Norway’s financial regulator recommended lowering a cap on how much consumers can borrow for home purchases as it seeks to prevent household credit growth from fanning a property market bubble.
The loan-to-value ratio on home loans should be capped at 85 percent, down from a recommendation of 90 percent, the Oslo-based Financial Supervisory Authority said today in a statement. The agency also said it sent a proposal to the Finance Ministry to give it legal authority to enforce lending standards.
“The vigorous growth in house prices and household debt heightens the risk of financial instability,” Morten Baltzersen, the FSA’s director general, said in a statement. A survey for 2011 “shows that the proportion of residential mortgages with a high loan-to-value ratio is on the increase, and a round of inspections of mortgage lending practice at a selection of banks shows that credit assessments need to improve.”
The regulator is seeking to tighten a market where home prices gained an annual 9.4 percent in August, according to data from Norway’s Real Estate Brokers Association. Household borrowing rose an annual 7.1 percent in July, near a 2 1/2-year high, Statistics Norway said. The central bank estimates consumer debt burdens will grow to more than 204 percent of disposable income next year, the highest since at least 1988.
Lenders should also make allowance for a rate increase of 5 percentage points when assessing a borrower’s debt-servicing ability, the agency said, among other changes that also limit the use of non-amortizing loans. The agency will seek comment from consumer and financial organization before setting the final guidelines, according to today’s report.
“Stricter guidelines for mortgage loans will first and foremost hurt young, first-time buyers that don’t have help from the parents, and only have a limited effect in reducing pressure in the housing market,” said Arne Hyttnes, head of Finance Norway, a banking trade group, in a statement. Expansionary monetary and fiscal policy, tax incentives and limited housing development are the main drivers for housing prices, he said.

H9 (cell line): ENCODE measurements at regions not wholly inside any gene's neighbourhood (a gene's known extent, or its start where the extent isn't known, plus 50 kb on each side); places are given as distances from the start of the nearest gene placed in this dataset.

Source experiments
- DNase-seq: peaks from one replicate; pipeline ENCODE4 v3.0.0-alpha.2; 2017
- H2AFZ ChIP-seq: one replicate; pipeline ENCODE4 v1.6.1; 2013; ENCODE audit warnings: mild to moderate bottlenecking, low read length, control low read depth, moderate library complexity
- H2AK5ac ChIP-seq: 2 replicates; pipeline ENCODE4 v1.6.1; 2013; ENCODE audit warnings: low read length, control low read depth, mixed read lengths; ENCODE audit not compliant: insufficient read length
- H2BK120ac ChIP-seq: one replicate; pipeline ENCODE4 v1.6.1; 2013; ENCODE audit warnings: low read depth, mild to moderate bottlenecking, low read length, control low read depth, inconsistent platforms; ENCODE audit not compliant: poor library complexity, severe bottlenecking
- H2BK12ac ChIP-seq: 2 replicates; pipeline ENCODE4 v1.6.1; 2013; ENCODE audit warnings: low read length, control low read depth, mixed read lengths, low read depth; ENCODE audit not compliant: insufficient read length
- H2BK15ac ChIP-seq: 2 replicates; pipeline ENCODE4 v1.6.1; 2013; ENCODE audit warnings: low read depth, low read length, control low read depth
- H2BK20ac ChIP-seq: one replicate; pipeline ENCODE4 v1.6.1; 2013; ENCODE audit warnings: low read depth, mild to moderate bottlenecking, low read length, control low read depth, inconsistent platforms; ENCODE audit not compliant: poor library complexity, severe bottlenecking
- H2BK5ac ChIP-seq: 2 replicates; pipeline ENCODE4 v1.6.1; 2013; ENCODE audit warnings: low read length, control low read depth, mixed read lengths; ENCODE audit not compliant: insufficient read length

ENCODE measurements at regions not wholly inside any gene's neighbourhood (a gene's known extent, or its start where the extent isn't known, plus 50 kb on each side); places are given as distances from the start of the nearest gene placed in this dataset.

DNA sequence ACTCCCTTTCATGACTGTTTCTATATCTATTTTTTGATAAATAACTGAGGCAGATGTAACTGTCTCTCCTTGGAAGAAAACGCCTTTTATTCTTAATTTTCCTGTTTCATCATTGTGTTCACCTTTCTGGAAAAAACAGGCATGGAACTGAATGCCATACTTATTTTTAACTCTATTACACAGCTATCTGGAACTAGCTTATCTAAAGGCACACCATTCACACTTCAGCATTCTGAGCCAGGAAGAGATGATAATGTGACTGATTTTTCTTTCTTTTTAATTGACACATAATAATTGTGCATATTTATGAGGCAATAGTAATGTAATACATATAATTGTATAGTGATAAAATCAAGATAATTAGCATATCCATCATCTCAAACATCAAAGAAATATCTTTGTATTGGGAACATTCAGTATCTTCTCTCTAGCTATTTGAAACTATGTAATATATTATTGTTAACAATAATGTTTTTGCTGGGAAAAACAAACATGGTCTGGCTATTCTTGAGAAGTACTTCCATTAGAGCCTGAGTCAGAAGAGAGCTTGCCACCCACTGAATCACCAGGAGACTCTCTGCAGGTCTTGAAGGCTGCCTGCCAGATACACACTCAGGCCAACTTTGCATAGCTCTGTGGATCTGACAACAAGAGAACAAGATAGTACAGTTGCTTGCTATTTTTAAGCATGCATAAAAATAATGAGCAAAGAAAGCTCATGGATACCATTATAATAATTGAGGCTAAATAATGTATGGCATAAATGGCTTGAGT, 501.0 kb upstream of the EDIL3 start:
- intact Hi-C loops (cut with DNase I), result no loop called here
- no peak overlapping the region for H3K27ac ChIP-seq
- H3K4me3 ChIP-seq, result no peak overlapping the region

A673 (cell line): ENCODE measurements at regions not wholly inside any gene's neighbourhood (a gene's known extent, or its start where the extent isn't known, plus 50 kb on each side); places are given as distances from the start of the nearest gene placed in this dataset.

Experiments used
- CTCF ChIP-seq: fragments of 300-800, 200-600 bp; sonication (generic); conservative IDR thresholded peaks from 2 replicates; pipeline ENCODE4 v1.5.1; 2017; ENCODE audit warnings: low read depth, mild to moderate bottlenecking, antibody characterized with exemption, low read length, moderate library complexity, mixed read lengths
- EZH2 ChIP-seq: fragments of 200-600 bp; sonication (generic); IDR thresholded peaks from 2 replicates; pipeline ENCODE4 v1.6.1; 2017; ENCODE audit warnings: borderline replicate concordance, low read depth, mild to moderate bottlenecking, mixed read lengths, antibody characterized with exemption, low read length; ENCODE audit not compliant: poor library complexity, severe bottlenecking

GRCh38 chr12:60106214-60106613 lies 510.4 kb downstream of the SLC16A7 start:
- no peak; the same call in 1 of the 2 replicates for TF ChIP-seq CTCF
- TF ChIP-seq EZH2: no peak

The regulator’s previous 90 percent guideline was introduced last year in an effort to cool the market. In Neighboring Sweden, similar measures haven’t prevented home prices from rising and property values there have gained 7 percent since October, when an 85 percent cap was introduced.
The FSA said today that a survey showed that 26 percent of mortgages had a loan-to-value ratio of more than 90 percent this year. In 2010, 21 percent of the loans had an LTV above 90 percent.
Europe’s lowest unemployment rate, at 2.7 percent, and estimated wage growth of more than 4 percent this year have fueled demand for credit in Norway and pushed property prices above pre-crisis records. The housing market faces added price pressure after a deepening European debt crisis and a weaker global growth outlook forced Norway’s central bank last week to signal unchanged rates this year.
“The housing market and credit is one of the most important variables and markets that we follow when we set interest rates,” said Central Bank Deputy Governor Jan F. Qvigstad in an interview last week, adding that the bank “shares” the FSA’s concern on housing risks.
Policy makers held the overnight deposit rate at 2.25 percent this month amid slowing global growth and as their counterparts in Washington, Frankfurt and Stockholm also remain on hold. The Oslo-based bank has signaled it doesn’t want rates to stray too far from borrowing costs elsewhere as it seeks to prevent krone gains.